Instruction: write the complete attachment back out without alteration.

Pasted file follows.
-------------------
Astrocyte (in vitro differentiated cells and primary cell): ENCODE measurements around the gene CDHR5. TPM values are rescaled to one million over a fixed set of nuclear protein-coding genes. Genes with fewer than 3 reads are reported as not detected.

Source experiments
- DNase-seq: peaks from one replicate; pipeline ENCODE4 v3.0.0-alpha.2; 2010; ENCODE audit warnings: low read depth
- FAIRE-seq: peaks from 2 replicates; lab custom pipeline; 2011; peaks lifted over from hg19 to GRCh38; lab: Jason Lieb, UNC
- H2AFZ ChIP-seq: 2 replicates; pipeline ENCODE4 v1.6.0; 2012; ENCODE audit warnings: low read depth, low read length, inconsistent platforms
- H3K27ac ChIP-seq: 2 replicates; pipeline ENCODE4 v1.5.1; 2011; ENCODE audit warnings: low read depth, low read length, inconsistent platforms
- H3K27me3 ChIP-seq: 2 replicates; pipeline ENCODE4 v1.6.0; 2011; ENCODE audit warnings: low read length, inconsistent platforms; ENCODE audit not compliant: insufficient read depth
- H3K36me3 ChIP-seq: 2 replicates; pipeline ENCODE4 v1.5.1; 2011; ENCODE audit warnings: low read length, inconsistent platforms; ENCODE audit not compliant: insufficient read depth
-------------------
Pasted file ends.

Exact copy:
Astrocyte (in vitro differentiated cells and primary cell): ENCODE measurements around the gene CDHR5. TPM values are rescaled to one million over a fixed set of nuclear protein-coding genes. Genes with fewer than 3 reads are reported as not detected.

Source experiments
- DNase-seq: peaks from one replicate; pipeline ENCODE4 v3.0.0-alpha.2; 2010; ENCODE audit warnings: low read depth
- FAIRE-seq: peaks from 2 replicates; lab custom pipeline; 2011; peaks lifted over from hg19 to GRCh38; lab: Jason Lieb, UNC
- H2AFZ ChIP-seq: 2 replicates; pipeline ENCODE4 v1.6.0; 2012; ENCODE audit warnings: low read depth, low read length, inconsistent platforms
- H3K27ac ChIP-seq: 2 replicates; pipeline ENCODE4 v1.5.1; 2011; ENCODE audit warnings: low read depth, low read length, inconsistent platforms
- H3K27me3 ChIP-seq: 2 replicates; pipeline ENCODE4 v1.6.0; 2011; ENCODE audit warnings: low read length, inconsistent platforms; ENCODE audit not compliant: insufficient read depth
- H3K36me3 ChIP-seq: 2 replicates; pipeline ENCODE4 v1.5.1; 2011; ENCODE audit warnings: low read length, inconsistent platforms; ENCODE audit not compliant: insufficient read depth